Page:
Head of Media Relations & Corporate Affairs
Everyone knows that good news travel fast. But how fast does news in our sector travel? Rather ironically, travel news doesn´t travel very fast. Beyond the trade media, our news normally comes in the form of a supplement in your weekend paper: full of fantasy photos of destinations no one will ever really visit.
This year the pace quickened noticeably: many travel & tourism industry stories made the front page globally. Why? For many years this has been the biggest industry in the world. But more recently one in which all of us have slowly become stakeholders, and suddenly everyone cares.
For example, this was the year in which ´overtourism´ became an official word. The world, and in a few extreme cases some accosted tourists, woke up to the concept that not all tourism is welcome. This was especially the case in countries like Spain, which along with many other southern European destinations had the busiest year ever on record, despite such a high proportion of the nation´s GDP coming from tourism.
This was also the year in which finally a travel industry executive achieved the same rock-star, magazine cover status as leaders of other industries. Daria Khosrowshahi beat off some real heavy weight business names to take over at Uber. The combination of travel and technology was simply too sexy to resist for both investors and journalists.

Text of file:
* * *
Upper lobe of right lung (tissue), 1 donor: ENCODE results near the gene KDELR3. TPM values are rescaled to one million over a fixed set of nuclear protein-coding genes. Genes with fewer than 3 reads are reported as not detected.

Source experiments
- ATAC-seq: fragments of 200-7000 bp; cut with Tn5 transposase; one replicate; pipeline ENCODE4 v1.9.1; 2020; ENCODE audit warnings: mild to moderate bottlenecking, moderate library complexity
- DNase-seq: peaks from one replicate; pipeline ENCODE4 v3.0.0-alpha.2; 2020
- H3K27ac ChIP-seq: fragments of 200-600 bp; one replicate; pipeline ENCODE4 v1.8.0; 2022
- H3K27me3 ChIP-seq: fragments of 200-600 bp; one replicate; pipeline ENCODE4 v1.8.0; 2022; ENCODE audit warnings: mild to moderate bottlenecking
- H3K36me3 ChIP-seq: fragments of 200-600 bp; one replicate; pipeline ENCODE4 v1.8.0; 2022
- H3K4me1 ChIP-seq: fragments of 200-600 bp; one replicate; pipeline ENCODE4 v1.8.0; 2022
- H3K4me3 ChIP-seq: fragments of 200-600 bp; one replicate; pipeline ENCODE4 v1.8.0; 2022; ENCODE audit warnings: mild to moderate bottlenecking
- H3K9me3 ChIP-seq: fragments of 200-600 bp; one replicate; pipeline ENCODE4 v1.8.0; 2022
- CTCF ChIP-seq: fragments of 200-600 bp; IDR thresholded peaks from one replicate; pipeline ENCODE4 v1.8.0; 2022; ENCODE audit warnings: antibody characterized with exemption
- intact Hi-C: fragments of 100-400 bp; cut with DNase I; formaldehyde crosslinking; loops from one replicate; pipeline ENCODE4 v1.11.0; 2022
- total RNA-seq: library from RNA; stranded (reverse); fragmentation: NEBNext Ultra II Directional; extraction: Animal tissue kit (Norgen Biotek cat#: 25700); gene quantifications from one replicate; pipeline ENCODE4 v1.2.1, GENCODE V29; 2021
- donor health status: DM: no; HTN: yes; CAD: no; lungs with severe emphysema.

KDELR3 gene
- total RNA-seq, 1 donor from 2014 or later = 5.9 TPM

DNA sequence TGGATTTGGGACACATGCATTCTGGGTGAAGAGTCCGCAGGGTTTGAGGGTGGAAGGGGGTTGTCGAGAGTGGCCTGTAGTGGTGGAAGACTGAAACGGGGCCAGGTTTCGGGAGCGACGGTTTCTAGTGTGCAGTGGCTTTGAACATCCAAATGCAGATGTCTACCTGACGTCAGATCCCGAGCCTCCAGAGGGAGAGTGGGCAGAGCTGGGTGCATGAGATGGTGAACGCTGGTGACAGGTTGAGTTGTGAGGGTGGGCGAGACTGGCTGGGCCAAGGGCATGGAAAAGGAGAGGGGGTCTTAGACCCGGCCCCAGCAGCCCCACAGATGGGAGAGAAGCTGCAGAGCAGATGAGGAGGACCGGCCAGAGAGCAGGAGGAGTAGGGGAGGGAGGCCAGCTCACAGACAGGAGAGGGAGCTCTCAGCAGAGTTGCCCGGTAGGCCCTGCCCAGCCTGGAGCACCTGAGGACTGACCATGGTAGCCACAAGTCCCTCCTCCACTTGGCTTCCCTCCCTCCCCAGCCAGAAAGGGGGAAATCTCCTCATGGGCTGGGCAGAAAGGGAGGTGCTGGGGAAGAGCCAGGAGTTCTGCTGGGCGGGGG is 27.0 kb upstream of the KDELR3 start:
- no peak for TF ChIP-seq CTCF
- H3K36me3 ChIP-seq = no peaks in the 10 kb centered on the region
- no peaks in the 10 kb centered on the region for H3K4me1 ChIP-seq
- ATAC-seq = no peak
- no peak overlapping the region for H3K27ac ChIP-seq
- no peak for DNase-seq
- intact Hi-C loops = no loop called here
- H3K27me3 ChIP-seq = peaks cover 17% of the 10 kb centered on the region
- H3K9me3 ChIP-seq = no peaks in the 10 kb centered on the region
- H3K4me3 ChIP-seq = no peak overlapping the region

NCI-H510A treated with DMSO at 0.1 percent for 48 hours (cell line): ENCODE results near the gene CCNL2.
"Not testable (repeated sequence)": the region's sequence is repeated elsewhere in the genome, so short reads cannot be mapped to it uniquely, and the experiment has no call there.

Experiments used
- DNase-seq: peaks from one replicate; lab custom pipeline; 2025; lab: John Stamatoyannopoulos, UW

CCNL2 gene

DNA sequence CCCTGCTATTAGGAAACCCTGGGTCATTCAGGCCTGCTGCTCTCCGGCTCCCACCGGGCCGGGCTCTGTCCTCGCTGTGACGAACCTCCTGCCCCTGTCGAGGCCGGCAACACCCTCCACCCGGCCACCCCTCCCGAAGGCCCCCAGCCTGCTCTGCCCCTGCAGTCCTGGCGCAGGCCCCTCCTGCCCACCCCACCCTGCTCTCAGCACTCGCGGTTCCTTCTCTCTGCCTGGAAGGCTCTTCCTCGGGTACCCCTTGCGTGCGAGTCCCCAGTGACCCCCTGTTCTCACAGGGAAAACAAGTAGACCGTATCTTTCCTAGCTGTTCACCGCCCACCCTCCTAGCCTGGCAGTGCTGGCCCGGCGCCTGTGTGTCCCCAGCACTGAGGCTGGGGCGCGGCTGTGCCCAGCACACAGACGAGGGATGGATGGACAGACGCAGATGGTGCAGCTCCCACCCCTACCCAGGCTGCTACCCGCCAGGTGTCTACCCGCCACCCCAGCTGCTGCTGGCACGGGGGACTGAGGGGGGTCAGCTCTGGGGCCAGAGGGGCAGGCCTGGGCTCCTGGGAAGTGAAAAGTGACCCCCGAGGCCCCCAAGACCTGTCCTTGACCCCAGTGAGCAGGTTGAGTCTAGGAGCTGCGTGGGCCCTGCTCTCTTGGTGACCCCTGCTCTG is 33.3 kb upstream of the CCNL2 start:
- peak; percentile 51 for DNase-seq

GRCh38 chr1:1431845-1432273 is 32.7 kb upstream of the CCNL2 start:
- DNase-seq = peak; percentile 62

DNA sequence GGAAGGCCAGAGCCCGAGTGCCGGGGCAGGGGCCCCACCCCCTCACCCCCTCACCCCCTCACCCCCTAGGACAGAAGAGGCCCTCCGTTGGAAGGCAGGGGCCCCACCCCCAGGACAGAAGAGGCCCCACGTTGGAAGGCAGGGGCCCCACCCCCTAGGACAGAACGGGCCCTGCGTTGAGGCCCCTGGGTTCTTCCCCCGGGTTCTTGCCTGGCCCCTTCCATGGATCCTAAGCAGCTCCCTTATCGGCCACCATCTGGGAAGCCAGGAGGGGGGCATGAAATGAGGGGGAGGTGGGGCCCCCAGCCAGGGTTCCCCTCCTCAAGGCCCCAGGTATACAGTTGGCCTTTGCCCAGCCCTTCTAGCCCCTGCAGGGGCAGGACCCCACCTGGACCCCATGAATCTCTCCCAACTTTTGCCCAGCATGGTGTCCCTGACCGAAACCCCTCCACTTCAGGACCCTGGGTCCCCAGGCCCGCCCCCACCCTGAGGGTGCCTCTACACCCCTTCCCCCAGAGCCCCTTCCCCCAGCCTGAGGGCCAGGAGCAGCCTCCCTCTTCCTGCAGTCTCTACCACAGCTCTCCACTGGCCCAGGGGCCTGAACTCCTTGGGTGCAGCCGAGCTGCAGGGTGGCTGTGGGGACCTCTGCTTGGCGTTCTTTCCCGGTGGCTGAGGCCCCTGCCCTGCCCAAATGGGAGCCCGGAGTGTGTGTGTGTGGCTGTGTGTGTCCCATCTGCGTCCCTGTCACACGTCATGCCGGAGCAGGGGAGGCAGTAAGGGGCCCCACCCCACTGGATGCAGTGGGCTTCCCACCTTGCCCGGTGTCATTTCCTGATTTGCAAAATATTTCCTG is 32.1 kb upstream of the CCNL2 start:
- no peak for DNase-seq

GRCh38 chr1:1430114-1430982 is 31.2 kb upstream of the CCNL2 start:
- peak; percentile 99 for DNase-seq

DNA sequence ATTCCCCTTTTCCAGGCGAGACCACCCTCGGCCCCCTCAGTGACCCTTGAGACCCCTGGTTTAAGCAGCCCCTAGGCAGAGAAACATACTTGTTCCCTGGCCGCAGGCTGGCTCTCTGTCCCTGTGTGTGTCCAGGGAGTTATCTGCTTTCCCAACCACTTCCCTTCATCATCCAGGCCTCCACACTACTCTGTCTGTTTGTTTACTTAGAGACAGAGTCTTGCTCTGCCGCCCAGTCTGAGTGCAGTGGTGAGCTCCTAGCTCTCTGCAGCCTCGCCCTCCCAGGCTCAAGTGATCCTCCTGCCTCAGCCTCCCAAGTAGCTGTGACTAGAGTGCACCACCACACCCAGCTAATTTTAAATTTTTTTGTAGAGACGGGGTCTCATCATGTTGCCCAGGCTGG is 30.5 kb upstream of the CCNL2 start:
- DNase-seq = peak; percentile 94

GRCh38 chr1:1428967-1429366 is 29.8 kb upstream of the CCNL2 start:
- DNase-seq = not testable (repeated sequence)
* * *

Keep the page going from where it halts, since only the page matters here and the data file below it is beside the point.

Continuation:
Sadly fame is often accompanied by infamy though, and this year saw front page news for all the wrong reasons. Most epically, the case of United Airlines violently ejecting an overbooked passenger from a flight, with the video going viral immediately. For those in the UK the Monarch collapse also saw widespread coverage of stranded passengers all over Europe; and in Germany the demise of Air Berlin doubtless caused some handwringing.
Our industry has also seen its fair share of high profile challenges that were not of its own making, but were nonetheless left to our industry to resolve. Terrorism attacks in tourist destinations have become all too common, with the Barcelona and Las Vegas cases leaving many asking what more our industry can do to protect our customers from harm. The Trump administration´s ban on citizens of many Muslim countries entering the United States, followed by a surprise laptop ban on many Atlantic flights, caused significant headaches for many airlines and airports.
For a sector that generates 10% of world GDP and the same proportion of jobs, the business of tourism still remains under-represented in the media. Too many travel adverts, not enough actual travel news. But as this year has shown, travel news is slowly becoming about more than just destinations – travel is finally arriving.